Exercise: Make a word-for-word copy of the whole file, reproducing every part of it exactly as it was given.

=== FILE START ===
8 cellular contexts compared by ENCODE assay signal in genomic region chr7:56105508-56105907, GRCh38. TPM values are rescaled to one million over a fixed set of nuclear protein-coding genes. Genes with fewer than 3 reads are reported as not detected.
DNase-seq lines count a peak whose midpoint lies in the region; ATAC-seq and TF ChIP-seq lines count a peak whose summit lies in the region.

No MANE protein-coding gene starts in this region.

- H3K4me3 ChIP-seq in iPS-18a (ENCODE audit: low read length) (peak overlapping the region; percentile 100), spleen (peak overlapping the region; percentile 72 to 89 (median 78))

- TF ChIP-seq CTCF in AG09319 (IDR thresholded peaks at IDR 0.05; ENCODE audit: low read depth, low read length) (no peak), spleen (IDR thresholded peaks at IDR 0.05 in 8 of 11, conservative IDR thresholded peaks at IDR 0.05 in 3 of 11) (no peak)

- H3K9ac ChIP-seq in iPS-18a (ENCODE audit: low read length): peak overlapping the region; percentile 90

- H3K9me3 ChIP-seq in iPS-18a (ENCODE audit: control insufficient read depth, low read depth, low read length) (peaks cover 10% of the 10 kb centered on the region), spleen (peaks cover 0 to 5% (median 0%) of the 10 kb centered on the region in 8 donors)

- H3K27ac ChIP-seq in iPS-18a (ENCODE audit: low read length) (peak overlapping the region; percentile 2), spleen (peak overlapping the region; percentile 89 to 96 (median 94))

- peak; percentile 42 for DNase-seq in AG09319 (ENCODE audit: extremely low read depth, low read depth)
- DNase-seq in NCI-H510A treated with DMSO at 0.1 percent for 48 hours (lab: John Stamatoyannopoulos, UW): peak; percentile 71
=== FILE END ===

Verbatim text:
8 cellular contexts compared by ENCODE assay signal in genomic region chr7:56105508-56105907, GRCh38. TPM values are rescaled to one million over a fixed set of nuclear protein-coding genes. Genes with fewer than 3 reads are reported as not detected.
DNase-seq lines count a peak whose midpoint lies in the region; ATAC-seq and TF ChIP-seq lines count a peak whose summit lies in the region.

No MANE protein-coding gene starts in this region.

- H3K4me3 ChIP-seq in iPS-18a (ENCODE audit: low read length) (peak overlapping the region; percentile 100), spleen (peak overlapping the region; percentile 72 to 89 (median 78))

- TF ChIP-seq CTCF in AG09319 (IDR thresholded peaks at IDR 0.05; ENCODE audit: low read depth, low read length) (no peak), spleen (IDR thresholded peaks at IDR 0.05 in 8 of 11, conservative IDR thresholded peaks at IDR 0.05 in 3 of 11) (no peak)

- H3K9ac ChIP-seq in iPS-18a (ENCODE audit: low read length): peak overlapping the region; percentile 90

- H3K9me3 ChIP-seq in iPS-18a (ENCODE audit: control insufficient read depth, low read depth, low read length) (peaks cover 10% of the 10 kb centered on the region), spleen (peaks cover 0 to 5% (median 0%) of the 10 kb centered on the region in 8 donors)

- H3K27ac ChIP-seq in iPS-18a (ENCODE audit: low read length) (peak overlapping the region; percentile 2), spleen (peak overlapping the region; percentile 89 to 96 (median 94))

- peak; percentile 42 for DNase-seq in AG09319 (ENCODE audit: extremely low read depth, low read depth)
- DNase-seq in NCI-H510A treated with DMSO at 0.1 percent for 48 hours (lab: John Stamatoyannopoulos, UW): peak; percentile 71